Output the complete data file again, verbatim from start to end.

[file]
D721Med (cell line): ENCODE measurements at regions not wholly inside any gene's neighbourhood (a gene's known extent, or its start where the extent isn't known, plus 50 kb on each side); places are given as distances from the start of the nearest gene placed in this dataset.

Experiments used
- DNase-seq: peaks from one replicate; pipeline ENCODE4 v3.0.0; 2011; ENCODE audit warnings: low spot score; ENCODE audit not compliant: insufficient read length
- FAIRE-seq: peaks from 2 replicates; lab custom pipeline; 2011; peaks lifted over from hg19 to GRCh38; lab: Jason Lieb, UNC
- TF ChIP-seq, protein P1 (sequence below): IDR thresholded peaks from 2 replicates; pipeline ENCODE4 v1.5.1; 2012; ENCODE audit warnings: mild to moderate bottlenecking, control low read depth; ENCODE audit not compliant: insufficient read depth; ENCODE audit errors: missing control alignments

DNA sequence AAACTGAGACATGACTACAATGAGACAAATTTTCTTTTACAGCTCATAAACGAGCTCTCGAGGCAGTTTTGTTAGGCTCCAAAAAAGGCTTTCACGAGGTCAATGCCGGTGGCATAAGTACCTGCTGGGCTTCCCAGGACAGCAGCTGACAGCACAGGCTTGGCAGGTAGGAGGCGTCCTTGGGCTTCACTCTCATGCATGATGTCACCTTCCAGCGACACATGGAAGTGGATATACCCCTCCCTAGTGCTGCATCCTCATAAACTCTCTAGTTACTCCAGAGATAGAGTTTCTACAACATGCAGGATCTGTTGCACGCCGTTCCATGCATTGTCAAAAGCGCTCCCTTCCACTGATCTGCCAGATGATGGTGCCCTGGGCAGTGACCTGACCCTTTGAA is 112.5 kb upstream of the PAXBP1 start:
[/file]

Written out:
D721Med (cell line): ENCODE measurements at regions not wholly inside any gene's neighbourhood (a gene's known extent, or its start where the extent isn't known, plus 50 kb on each side); places are given as distances from the start of the nearest gene placed in this dataset.

Experiments used
- DNase-seq: peaks from one replicate; pipeline ENCODE4 v3.0.0; 2011; ENCODE audit warnings: low spot score; ENCODE audit not compliant: insufficient read length
- FAIRE-seq: peaks from 2 replicates; lab custom pipeline; 2011; peaks lifted over from hg19 to GRCh38; lab: Jason Lieb, UNC
- TF ChIP-seq, protein P1 (sequence below): IDR thresholded peaks from 2 replicates; pipeline ENCODE4 v1.5.1; 2012; ENCODE audit warnings: mild to moderate bottlenecking, control low read depth; ENCODE audit not compliant: insufficient read depth; ENCODE audit errors: missing control alignments

DNA sequence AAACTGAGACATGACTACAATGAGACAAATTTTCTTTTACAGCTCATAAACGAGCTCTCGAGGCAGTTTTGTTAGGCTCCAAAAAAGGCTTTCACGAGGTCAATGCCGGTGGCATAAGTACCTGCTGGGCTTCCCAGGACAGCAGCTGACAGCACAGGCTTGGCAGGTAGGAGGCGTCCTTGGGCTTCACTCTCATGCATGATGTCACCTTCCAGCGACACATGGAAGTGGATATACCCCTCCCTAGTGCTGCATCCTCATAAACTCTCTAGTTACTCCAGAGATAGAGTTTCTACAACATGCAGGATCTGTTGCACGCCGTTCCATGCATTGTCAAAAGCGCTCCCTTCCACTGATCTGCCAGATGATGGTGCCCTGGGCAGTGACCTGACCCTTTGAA is 112.5 kb upstream of the PAXBP1 start: